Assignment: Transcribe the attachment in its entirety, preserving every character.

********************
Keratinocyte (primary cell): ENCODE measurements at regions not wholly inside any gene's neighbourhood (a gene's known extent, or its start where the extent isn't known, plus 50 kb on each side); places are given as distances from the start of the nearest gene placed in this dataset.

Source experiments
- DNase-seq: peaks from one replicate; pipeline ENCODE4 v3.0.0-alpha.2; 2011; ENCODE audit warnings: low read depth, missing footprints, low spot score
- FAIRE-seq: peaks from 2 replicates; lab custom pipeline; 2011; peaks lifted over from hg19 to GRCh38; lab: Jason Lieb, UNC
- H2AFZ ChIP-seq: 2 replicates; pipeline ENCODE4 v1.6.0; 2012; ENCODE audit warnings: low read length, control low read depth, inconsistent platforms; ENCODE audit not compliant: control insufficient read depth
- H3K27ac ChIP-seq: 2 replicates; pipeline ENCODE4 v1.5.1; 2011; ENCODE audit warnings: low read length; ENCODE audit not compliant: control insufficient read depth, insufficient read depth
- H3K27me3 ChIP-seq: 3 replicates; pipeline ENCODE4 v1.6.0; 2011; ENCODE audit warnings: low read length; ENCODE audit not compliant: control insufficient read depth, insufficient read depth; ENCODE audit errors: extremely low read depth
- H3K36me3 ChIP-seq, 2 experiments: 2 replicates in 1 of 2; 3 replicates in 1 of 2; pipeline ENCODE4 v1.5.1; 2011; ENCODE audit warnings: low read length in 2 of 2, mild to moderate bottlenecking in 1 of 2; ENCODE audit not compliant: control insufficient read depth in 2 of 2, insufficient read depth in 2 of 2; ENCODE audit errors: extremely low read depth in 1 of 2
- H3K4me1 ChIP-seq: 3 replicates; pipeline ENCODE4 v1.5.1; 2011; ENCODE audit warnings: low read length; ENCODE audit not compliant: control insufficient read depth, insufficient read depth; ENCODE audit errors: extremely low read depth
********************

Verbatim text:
Keratinocyte (primary cell): ENCODE measurements at regions not wholly inside any gene's neighbourhood (a gene's known extent, or its start where the extent isn't known, plus 50 kb on each side); places are given as distances from the start of the nearest gene placed in this dataset.

Source experiments
- DNase-seq: peaks from one replicate; pipeline ENCODE4 v3.0.0-alpha.2; 2011; ENCODE audit warnings: low read depth, missing footprints, low spot score
- FAIRE-seq: peaks from 2 replicates; lab custom pipeline; 2011; peaks lifted over from hg19 to GRCh38; lab: Jason Lieb, UNC
- H2AFZ ChIP-seq: 2 replicates; pipeline ENCODE4 v1.6.0; 2012; ENCODE audit warnings: low read length, control low read depth, inconsistent platforms; ENCODE audit not compliant: control insufficient read depth
- H3K27ac ChIP-seq: 2 replicates; pipeline ENCODE4 v1.5.1; 2011; ENCODE audit warnings: low read length; ENCODE audit not compliant: control insufficient read depth, insufficient read depth
- H3K27me3 ChIP-seq: 3 replicates; pipeline ENCODE4 v1.6.0; 2011; ENCODE audit warnings: low read length; ENCODE audit not compliant: control insufficient read depth, insufficient read depth; ENCODE audit errors: extremely low read depth
- H3K36me3 ChIP-seq, 2 experiments: 2 replicates in 1 of 2; 3 replicates in 1 of 2; pipeline ENCODE4 v1.5.1; 2011; ENCODE audit warnings: low read length in 2 of 2, mild to moderate bottlenecking in 1 of 2; ENCODE audit not compliant: control insufficient read depth in 2 of 2, insufficient read depth in 2 of 2; ENCODE audit errors: extremely low read depth in 1 of 2
- H3K4me1 ChIP-seq: 3 replicates; pipeline ENCODE4 v1.5.1; 2011; ENCODE audit warnings: low read length; ENCODE audit not compliant: control insufficient read depth, insufficient read depth; ENCODE audit errors: extremely low read depth